Japan, the world’s fifth-biggest wheat importer, plans to buy 6.5 percent less foreign food wheat in the year to March 2013 in anticipation of higher local production, helped by government initiatives to lift food self sufficiency.
A panel of experts on Wednesday approved a plan by the Ministry of Agriculture to buy 4.78 million tonnes of foreign wheat for milling use in 2012-13, compared with the 2011-12 plan for 5.11 million tonnes.
Japan, which keeps a tight grip on wheat imports, sets an import target annually to supplement local crops, and buys foreign wheat via tenders and sells to users at prices revised every six months based on purchase costs.
Japan’s lower wheat import estimate came at a time when the world has a surplus of supply due to healthy harvests in major producing countries.
But demand is expected to be underpinned by the need to replace costly corn in animal feed, traders said.
In its monthly supply and demand estimates earlier this month, the US Department of Agriculture lowered its estimate of world wheat stocks at the end of the year to May 2012 to 209.6 million tonnes, down from its February estimate of 213.1 million tonnes and below trade expectations for 212.6 million tonnes.
Wheat is the second most important grain after rice for Japan’s 128 million people, but the country grows only about 10 percent of its needs of around 5.6 million tonnes per year.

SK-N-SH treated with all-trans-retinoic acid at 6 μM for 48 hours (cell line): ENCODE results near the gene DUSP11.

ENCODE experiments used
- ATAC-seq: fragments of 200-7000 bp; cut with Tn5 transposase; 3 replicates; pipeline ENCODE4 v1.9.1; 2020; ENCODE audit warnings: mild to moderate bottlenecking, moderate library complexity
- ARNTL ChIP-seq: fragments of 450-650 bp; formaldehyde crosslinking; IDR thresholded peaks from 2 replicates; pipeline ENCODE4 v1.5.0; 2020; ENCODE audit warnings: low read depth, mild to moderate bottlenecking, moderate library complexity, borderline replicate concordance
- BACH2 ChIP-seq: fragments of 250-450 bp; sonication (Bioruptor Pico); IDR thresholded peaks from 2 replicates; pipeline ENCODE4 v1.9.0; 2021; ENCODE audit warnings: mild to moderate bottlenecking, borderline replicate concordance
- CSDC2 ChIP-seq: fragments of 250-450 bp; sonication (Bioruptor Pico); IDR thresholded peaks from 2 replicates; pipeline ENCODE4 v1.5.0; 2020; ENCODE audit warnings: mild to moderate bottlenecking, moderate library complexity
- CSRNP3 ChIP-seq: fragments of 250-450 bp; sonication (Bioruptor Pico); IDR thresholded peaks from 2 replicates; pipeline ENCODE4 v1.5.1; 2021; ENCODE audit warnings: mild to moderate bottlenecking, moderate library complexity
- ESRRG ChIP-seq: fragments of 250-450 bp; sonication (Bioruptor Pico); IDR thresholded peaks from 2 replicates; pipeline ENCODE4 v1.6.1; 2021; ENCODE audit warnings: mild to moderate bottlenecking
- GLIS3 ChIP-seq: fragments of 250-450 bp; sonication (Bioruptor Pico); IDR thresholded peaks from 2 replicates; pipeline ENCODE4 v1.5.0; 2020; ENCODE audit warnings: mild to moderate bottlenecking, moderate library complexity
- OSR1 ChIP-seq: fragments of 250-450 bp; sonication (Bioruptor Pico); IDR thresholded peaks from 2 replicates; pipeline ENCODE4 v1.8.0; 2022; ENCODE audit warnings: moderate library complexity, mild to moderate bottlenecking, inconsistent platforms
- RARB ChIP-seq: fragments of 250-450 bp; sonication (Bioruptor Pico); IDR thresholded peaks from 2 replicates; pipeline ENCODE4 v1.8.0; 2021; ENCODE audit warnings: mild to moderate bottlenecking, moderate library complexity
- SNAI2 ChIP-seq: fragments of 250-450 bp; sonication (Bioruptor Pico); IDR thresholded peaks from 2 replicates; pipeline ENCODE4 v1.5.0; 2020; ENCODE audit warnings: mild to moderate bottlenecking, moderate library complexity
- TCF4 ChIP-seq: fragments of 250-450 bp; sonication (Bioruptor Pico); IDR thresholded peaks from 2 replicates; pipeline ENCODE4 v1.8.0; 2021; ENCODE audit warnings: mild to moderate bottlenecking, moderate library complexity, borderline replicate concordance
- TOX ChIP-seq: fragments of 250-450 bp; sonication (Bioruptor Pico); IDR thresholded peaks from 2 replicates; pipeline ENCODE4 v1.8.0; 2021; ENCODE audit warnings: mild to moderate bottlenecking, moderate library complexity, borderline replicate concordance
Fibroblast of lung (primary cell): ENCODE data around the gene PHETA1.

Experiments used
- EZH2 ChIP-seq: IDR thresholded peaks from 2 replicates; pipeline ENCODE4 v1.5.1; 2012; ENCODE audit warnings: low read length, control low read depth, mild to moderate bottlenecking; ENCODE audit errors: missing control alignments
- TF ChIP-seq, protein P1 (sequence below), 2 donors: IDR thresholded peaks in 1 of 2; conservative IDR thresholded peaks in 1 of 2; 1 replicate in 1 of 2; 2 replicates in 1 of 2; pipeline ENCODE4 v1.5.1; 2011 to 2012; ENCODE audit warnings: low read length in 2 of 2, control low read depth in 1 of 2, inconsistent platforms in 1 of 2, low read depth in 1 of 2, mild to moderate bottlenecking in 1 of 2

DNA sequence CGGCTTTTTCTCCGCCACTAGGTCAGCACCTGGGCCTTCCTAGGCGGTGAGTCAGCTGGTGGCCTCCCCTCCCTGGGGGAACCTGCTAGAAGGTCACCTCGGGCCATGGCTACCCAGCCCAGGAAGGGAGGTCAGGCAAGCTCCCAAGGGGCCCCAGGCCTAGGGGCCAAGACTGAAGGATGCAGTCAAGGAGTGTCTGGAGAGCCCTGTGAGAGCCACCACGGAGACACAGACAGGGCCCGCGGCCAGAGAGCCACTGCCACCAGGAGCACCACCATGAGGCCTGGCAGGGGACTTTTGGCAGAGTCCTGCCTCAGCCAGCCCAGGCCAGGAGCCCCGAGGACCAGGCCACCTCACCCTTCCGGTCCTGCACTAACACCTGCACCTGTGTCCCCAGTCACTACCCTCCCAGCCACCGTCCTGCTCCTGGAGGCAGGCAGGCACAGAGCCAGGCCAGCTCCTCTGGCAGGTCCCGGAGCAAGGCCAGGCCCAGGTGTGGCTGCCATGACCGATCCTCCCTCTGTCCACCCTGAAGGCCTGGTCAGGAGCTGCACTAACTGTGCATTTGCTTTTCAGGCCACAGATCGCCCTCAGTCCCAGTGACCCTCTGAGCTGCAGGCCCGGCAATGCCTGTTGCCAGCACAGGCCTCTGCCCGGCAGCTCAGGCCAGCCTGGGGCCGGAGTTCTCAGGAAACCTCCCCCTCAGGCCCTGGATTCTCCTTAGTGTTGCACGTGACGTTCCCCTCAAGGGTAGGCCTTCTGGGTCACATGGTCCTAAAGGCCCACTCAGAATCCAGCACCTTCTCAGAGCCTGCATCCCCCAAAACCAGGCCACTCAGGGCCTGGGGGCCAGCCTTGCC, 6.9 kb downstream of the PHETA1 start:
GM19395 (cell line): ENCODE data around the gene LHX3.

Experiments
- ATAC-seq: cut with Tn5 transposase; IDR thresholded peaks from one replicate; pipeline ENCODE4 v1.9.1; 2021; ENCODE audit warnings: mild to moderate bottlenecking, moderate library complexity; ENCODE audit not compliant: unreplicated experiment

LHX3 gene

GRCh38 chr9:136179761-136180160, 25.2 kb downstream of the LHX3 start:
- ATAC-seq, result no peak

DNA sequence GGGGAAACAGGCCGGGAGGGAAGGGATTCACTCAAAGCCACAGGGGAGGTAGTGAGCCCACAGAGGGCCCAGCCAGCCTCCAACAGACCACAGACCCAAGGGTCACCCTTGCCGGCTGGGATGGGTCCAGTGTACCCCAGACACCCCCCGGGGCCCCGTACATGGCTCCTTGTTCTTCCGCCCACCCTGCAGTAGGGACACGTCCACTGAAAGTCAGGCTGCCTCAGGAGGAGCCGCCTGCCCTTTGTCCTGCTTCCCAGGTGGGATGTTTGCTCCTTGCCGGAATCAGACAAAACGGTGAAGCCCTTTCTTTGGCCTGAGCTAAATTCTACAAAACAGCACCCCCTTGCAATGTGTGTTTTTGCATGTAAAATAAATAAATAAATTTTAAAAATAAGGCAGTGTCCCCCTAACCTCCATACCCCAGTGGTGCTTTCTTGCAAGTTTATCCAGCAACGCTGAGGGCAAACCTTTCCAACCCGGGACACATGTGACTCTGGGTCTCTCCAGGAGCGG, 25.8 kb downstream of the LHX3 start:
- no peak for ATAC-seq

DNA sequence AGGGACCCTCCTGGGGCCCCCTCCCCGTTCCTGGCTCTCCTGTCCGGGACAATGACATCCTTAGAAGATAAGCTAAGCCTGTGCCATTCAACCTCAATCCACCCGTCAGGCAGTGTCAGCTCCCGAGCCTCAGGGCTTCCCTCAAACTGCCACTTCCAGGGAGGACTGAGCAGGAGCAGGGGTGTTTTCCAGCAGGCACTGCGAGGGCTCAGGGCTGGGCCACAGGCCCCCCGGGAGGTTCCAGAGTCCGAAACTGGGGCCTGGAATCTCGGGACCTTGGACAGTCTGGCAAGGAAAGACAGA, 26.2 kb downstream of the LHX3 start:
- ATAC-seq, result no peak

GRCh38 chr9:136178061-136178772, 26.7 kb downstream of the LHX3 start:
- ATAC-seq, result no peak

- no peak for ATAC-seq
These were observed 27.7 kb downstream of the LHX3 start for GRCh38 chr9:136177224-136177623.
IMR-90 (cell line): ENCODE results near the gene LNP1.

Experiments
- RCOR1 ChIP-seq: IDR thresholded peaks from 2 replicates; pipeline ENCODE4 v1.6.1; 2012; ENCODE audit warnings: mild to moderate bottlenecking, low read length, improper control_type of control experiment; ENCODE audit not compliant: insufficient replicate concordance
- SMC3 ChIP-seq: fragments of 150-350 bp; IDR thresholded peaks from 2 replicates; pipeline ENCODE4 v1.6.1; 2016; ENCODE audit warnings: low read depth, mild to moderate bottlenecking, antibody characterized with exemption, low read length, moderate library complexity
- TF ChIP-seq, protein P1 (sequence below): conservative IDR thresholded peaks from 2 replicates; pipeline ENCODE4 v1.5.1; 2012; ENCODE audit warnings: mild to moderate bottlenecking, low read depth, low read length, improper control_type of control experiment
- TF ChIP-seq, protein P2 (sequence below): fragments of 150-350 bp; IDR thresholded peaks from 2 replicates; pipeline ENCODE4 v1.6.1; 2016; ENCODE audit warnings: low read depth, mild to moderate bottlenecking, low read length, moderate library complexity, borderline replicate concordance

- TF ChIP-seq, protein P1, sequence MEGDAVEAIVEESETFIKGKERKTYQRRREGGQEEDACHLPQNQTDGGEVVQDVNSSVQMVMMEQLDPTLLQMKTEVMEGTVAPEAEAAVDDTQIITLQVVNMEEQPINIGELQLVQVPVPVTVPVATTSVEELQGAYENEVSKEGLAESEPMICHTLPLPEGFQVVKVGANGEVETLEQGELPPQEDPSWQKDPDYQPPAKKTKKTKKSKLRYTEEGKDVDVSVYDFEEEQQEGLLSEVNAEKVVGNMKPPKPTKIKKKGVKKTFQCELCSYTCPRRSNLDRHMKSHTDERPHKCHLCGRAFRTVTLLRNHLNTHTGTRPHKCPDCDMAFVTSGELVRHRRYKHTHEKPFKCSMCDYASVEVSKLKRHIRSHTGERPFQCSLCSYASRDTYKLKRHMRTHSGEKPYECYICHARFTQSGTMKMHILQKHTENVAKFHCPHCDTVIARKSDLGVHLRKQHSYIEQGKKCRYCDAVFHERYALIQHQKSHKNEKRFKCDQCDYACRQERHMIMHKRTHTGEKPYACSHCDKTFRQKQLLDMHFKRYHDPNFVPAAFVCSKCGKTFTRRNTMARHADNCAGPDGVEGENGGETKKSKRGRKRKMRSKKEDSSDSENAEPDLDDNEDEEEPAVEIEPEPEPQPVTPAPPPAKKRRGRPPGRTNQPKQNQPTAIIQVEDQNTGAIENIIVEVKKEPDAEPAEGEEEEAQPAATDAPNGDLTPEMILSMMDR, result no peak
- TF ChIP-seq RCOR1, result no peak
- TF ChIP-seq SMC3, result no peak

The country’s calorie-based food self-sufficiency rate stood at 39 percent, one of the lowest among developed countries.
Japan has been encouraging farmers to grow rice as an alternative to wheat for use by bakeries and pastry makers.
Rice is traditionally the staple food and production is usually in surplus.
The ministry for the first time included rice-origin flour as part of its estimate for local production.
It projected local production of food wheat at 780,000 tonnes in 2012-13, including 50,000 tonnes of rice-origin flour.
Separately, the ministry said it would buy 220,000 tonnes of foreign barley and rye for use in food processing.
The ministry is due to announce its 2012-13 target of feed wheat imports later this week.
Below is a list of foreign food wheat the ministry bought via tenders in 2011-12 and 2010-11 in thousands of tonnes according to its report submitted to the panel.